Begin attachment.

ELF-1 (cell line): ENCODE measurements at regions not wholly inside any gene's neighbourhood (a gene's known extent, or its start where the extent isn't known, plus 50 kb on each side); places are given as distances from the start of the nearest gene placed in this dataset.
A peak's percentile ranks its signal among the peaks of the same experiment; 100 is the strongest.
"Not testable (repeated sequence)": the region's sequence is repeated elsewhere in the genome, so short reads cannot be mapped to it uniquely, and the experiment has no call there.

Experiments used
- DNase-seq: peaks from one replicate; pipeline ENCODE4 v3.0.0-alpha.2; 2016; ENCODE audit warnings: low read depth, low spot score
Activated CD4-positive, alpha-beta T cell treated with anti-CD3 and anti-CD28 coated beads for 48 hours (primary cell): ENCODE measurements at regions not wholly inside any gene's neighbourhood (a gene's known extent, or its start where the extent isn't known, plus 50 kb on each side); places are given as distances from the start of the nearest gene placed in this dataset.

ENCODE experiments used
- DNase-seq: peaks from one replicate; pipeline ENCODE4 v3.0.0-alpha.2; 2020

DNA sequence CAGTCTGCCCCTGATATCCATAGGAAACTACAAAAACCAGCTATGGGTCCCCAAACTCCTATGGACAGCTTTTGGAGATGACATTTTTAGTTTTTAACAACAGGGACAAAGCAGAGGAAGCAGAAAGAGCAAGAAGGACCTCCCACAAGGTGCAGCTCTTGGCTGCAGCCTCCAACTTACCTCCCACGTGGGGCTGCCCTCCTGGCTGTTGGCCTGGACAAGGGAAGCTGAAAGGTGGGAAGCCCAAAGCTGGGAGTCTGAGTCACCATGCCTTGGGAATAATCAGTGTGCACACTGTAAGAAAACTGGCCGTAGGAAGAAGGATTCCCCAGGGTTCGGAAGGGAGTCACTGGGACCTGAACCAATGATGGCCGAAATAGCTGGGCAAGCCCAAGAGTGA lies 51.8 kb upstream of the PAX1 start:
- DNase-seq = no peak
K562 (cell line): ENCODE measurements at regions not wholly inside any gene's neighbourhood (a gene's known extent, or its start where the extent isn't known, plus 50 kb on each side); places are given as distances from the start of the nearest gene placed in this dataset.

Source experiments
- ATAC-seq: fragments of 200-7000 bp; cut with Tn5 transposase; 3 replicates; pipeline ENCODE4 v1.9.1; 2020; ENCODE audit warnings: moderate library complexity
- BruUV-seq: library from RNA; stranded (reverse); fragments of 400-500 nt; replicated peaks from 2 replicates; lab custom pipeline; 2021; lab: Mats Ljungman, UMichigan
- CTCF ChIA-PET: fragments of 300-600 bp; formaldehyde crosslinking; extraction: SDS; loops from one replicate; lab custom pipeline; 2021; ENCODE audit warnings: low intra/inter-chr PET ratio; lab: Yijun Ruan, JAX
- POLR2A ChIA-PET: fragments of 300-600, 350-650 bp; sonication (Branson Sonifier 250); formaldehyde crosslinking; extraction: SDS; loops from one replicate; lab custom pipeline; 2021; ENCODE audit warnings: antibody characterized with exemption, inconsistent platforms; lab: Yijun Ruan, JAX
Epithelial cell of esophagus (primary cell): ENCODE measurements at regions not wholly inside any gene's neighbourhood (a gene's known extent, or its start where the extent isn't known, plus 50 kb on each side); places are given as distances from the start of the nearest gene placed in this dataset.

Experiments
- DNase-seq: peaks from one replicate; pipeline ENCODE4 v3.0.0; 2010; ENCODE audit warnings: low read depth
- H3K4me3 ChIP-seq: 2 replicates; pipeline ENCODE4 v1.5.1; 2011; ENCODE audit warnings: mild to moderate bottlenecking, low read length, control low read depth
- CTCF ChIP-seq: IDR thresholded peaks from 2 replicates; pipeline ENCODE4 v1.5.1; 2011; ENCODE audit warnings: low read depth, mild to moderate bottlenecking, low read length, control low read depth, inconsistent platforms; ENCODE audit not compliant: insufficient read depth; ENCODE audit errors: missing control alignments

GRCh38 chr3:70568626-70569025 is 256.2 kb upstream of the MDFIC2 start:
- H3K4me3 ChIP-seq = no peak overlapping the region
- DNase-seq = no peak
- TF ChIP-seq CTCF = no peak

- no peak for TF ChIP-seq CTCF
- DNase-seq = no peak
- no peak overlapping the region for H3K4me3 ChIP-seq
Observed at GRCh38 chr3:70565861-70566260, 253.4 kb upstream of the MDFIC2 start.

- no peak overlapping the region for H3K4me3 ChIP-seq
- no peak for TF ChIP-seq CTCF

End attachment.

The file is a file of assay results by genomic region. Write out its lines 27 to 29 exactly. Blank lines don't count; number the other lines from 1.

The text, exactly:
- DNase-seq = no peak
- no peak overlapping the region for H3K4me3 ChIP-seq
Observed at GRCh38 chr3:70565861-70566260, 253.4 kb upstream of the MDFIC2 start.